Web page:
Keeping strong abdominal muscles does more than making us look good. These support the upper body, are involved in everyday motions, and keep our organs safe.
A weak abdomen, on the other hand, may contribute to low back pain and trouble making bending motions. Excess abdominal fat (also known as visceral fat) is the most dangerous form of fat deposit- it may damage our organs rather than protect them.
What is the Abdominal Wall?
Abdominal wall muscles make up the front part of the core (which also includes some leg and low back muscles). This includes the rectus abdominis (the six-pack) and the internal and external obliques (lateral sides of the rectus abdominis).
The rectus abdominis is involved in forward bending motions- as in picking up something or doing a sit up. The internal and external obliques are involved in moving the trunk of the body from side to side (side bending). Together, these muscles help support for the upper body including its weight and movement.
A Weak Core and Low Back Pain
The lack of exercise and excessive sitting weaken abdominal muscles (and the entire core). Because core muscles help support the upper body and the lumbar spine, their weakness place extra stress on the lower back.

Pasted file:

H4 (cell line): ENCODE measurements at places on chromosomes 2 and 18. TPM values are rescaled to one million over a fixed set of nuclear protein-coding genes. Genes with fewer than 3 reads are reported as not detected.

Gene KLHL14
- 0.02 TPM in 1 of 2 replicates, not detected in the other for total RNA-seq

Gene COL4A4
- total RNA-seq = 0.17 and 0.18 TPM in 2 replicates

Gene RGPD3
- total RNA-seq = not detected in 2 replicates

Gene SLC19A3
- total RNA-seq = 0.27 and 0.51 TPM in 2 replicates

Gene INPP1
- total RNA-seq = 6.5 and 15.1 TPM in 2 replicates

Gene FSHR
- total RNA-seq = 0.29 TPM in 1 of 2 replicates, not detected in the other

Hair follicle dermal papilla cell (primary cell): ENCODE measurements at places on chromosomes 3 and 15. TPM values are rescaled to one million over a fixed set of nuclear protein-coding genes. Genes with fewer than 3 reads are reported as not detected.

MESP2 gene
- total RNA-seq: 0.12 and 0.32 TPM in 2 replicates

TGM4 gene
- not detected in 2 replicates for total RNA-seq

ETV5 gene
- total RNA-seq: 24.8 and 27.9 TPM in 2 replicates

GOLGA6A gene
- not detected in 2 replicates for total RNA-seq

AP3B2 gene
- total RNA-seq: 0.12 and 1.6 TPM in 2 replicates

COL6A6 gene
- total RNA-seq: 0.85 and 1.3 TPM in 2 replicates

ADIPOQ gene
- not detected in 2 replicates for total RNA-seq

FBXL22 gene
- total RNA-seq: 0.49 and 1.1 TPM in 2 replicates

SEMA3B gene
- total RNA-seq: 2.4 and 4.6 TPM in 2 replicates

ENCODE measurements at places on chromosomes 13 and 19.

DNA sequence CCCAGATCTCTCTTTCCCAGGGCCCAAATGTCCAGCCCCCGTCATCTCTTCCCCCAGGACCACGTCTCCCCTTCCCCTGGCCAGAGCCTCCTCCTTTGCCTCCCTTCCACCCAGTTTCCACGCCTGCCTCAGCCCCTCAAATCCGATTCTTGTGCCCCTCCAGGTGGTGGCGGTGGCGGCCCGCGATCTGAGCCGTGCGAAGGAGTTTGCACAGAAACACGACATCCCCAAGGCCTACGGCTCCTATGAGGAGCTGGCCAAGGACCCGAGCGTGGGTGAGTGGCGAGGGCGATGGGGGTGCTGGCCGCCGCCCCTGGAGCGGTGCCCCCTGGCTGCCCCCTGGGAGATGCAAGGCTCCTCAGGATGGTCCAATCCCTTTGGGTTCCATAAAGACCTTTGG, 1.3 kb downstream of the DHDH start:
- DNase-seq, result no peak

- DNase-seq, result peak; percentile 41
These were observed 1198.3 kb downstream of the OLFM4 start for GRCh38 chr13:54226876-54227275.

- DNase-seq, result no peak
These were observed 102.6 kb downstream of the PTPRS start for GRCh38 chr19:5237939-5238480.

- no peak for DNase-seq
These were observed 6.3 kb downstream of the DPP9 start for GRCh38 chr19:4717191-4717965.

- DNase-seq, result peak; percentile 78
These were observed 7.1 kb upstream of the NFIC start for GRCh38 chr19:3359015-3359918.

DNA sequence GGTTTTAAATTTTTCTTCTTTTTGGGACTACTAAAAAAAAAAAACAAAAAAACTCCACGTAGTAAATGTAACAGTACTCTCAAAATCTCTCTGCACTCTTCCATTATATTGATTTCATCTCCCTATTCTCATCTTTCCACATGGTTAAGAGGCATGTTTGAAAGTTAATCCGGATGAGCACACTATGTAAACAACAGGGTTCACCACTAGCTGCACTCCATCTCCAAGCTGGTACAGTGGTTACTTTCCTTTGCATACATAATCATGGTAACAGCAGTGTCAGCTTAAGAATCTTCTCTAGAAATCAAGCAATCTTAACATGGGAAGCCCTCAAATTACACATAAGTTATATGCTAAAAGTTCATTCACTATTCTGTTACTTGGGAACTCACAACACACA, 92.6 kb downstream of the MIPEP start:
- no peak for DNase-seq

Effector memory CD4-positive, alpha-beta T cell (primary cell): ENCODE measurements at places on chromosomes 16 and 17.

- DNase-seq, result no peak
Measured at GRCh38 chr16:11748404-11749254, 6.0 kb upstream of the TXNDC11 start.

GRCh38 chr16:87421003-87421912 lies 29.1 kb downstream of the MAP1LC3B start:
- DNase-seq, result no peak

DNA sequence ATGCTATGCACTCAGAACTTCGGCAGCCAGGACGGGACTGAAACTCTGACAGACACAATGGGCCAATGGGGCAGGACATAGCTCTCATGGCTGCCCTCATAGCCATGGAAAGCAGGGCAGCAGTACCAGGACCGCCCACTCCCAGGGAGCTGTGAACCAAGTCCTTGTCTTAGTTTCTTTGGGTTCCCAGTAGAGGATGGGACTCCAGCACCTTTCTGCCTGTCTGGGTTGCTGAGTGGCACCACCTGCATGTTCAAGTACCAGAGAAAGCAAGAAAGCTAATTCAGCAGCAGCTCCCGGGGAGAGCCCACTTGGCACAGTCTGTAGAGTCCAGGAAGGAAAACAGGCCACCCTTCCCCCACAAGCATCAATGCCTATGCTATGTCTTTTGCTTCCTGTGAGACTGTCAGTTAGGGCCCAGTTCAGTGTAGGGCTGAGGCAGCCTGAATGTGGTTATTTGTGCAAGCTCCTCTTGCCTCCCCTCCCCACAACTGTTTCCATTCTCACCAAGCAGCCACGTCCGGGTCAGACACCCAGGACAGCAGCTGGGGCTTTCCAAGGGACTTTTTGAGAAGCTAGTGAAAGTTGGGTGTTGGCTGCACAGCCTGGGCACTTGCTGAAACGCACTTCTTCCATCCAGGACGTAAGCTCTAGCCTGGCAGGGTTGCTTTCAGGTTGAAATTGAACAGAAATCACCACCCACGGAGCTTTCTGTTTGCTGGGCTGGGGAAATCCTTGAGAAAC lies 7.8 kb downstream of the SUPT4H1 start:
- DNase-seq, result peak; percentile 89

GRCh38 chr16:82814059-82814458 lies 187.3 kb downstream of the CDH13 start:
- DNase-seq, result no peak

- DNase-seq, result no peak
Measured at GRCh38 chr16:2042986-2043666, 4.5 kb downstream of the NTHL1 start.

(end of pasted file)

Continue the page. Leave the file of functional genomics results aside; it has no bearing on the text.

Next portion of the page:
This extra stress may present itself as discomfort at first, but it may progress to pain and even instability if not addressed. It is important to engage these muscle in movements throughout the day and during exercise to keep them strong and healthy.
Dangers of Abdominal Fat
The body stores fat, the energy molecule, all throughout the body. Fat can be found under the skin (subcutaneous) and surrounding visceral organs (visceral fat). But when fat deposits are too big, health problems may arise.
This is especially true for visceral organs, whose function may be affected by excess fat deposits. These fat deposits can affect the heart, liver, and pancreas leading to changes in glucose and lipid metabolism. Adverse changes in glucose and lipid metabolism contribute to the incidence of lifestyle diseases like type 2 diabetes.
Keeping the Inches Off
Aerobic exercises like jogging, swimming, and cycling can help keep the extra pounds off. Core exercises like planks, side planks, and sit-up are especially useful at strengthening abdominal wall muscle and the entire core.
It is important to take ergonomic breaks in-between long periods of sitting to prevent lower back discomfort and pain. Eating a well-balanced diet that is rich in fruits and vegetables also helps keep the weight off and keep organs healthy.
“Chapter 25: Abdominal Walls.” CHAPTER 25: ABDOMINAL WALLS, 2008, www.dartmouth.edu/~humananatomy/part_5/chapter_25.html.